A key to learning is transmission. While it is a mutual act it isn’t always a visible or intentional one. Someone is transmitting and someone is receiving and yet the learning can only happen when there is engagement in learning.
In this process, an underestimated part of learning is the one to put words onto it.
We often believe that it happens automatically. In a way, it happens. Toddlers learn words as they appear and as they can relate them to something. But as they learn to connect their own emotions with words it’s the attention of the caregiver that will help make the emotion accessible and recognizable.
When it comes to problem-solving, it’s the ability to describe the ideas and images we have in mind, which allows us to work together on the problem instead of leaving the person alone in handling it.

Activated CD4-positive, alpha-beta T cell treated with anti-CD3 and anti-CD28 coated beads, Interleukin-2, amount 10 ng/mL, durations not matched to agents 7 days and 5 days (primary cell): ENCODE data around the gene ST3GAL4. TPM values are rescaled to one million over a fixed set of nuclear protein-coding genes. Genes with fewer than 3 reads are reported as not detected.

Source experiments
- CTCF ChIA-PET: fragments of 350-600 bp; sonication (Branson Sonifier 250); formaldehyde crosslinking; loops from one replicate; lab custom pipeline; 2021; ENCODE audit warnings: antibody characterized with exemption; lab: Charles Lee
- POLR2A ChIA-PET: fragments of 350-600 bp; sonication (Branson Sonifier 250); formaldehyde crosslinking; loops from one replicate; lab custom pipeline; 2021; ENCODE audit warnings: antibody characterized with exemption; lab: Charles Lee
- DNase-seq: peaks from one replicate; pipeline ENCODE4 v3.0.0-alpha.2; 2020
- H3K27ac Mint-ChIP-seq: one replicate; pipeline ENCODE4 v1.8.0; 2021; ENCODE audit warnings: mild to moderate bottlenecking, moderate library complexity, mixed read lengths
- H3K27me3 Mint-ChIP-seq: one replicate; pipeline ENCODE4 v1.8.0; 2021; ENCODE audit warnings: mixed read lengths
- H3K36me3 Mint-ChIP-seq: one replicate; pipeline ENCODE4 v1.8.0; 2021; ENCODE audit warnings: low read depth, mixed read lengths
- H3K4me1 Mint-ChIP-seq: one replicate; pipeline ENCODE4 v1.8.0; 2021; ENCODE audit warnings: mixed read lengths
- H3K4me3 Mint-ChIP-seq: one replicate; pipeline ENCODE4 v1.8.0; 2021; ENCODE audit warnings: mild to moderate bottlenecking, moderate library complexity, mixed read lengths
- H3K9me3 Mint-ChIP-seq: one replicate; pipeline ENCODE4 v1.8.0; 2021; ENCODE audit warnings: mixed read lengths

As our workshop came to its end today I was reminded of the challenge to find words to express the experience we lived. It means to connect with the individual experiences, to put them into a context giving them meaning, to select the relevant experience, to choose a way to describe it, to find how to deal with different cultures and to accept that it will be understood by others in their very own way.
It’s never as accurate as we’d like it to be. But the effort to learn the words needed makes it memorable.